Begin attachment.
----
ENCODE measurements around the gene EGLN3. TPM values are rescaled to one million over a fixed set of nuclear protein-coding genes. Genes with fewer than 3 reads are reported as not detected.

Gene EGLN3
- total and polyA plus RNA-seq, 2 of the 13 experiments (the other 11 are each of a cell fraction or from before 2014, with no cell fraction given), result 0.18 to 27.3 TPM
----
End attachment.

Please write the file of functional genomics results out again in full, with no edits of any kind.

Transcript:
ENCODE measurements around the gene EGLN3. TPM values are rescaled to one million over a fixed set of nuclear protein-coding genes. Genes with fewer than 3 reads are reported as not detected.

Gene EGLN3
- total and polyA plus RNA-seq, 2 of the 13 experiments (the other 11 are each of a cell fraction or from before 2014, with no cell fraction given), result 0.18 to 27.3 TPM